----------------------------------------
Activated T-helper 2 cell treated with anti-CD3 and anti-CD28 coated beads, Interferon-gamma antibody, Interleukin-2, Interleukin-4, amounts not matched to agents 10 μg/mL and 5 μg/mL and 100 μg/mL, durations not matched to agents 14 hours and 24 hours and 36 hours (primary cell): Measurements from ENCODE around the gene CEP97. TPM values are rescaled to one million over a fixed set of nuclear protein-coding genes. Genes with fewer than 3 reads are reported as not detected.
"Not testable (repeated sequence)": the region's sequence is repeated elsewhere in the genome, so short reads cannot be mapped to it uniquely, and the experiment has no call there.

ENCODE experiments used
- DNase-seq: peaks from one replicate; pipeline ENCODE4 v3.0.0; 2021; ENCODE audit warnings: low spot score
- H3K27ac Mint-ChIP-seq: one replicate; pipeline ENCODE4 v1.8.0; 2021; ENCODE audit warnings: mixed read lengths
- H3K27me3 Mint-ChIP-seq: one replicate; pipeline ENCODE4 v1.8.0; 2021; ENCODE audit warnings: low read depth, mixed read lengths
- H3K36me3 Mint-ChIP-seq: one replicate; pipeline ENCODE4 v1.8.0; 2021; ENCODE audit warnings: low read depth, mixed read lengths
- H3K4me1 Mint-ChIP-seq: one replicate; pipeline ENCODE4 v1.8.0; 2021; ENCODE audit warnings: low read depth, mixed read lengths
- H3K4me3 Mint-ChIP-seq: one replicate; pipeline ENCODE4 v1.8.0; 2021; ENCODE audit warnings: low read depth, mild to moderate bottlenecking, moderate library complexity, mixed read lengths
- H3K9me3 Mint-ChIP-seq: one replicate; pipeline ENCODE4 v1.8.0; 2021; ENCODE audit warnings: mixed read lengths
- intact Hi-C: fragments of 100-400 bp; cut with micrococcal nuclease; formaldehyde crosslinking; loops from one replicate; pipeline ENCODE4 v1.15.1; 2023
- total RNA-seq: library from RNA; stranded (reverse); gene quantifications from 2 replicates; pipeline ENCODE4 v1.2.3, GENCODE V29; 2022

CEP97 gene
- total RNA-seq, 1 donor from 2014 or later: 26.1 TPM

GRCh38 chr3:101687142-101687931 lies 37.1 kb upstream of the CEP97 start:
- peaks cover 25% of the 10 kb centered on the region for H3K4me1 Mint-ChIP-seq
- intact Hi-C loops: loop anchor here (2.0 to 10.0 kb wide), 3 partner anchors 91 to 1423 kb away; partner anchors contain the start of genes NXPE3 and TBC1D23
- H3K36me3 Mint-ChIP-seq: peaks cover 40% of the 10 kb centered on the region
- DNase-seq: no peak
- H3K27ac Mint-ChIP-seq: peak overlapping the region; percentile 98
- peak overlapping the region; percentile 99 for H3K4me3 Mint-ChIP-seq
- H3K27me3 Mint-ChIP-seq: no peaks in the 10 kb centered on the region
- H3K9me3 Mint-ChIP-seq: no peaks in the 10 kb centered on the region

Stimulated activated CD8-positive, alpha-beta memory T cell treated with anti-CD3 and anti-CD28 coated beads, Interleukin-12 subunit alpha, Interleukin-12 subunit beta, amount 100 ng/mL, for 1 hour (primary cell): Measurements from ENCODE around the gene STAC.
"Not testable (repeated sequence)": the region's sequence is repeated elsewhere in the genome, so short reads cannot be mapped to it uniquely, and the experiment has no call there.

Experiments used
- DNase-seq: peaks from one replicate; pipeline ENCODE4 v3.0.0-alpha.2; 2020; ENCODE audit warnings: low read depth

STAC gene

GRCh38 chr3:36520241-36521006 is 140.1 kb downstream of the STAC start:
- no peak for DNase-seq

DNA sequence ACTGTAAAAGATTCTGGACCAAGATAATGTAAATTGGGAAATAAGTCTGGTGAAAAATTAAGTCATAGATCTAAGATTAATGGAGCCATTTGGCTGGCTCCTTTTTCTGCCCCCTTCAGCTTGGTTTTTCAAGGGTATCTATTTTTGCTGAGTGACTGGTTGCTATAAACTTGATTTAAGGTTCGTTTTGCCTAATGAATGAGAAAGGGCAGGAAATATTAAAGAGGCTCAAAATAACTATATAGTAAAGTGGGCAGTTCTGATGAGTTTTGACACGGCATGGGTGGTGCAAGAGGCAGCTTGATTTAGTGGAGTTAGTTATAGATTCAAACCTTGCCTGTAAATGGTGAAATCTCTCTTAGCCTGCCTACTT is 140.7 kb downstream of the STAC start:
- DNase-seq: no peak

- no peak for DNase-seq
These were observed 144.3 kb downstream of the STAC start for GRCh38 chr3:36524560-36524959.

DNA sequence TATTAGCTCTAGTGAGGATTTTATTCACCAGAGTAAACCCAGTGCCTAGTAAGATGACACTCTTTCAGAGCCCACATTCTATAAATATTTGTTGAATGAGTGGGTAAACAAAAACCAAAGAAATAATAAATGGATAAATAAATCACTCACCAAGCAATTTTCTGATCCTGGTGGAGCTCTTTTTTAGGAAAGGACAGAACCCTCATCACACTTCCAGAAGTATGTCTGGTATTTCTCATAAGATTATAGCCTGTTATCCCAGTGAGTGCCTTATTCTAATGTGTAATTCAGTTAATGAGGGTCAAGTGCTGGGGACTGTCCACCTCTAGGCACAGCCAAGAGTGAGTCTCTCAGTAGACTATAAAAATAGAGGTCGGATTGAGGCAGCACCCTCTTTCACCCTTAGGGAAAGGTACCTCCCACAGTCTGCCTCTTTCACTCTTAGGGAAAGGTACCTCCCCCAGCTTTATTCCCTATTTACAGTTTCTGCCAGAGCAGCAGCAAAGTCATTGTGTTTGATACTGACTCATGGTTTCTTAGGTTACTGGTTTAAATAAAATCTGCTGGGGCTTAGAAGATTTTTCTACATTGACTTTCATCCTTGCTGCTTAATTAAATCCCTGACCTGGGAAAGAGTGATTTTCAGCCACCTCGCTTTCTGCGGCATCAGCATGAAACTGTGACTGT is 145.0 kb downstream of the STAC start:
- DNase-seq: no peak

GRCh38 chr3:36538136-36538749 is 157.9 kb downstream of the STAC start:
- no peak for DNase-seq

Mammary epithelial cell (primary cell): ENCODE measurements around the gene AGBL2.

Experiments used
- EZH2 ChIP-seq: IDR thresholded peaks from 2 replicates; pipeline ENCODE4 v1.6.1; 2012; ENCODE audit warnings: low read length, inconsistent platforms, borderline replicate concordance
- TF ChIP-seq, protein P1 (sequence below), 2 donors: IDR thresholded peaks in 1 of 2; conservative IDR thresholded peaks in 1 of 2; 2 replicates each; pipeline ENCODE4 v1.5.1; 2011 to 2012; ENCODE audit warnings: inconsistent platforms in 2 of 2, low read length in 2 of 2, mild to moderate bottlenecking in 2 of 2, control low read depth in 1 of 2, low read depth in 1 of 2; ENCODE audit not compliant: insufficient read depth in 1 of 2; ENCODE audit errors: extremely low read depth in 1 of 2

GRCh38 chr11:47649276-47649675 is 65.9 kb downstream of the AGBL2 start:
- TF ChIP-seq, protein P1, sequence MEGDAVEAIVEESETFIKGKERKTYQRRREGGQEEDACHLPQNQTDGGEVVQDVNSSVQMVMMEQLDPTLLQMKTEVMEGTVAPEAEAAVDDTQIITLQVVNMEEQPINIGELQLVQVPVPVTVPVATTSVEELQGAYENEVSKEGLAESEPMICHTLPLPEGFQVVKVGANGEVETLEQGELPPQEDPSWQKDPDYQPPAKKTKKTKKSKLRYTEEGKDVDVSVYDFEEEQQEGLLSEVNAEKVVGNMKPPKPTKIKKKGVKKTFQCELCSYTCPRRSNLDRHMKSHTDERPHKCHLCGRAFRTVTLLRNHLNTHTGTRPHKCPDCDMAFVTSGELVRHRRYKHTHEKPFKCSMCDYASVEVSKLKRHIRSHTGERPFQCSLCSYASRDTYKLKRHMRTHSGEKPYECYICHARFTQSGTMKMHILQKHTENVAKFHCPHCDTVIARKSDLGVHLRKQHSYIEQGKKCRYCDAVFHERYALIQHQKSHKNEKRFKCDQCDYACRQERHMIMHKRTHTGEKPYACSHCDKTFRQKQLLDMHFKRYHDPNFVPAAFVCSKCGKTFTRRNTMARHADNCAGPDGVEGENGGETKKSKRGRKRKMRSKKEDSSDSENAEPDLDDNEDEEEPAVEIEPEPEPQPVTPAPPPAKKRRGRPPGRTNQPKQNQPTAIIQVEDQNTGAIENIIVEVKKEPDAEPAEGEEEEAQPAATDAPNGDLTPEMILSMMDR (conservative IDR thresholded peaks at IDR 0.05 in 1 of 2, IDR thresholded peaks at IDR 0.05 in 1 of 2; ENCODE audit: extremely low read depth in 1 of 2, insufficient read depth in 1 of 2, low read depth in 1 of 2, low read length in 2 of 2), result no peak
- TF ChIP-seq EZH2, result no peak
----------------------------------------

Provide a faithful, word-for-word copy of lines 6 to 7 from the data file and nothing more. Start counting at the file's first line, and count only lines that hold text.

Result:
- H3K27me3 Mint-ChIP-seq: one replicate; pipeline ENCODE4 v1.8.0; 2021; ENCODE audit warnings: low read depth, mixed read lengths
- H3K36me3 Mint-ChIP-seq: one replicate; pipeline ENCODE4 v1.8.0; 2021; ENCODE audit warnings: low read depth, mixed read lengths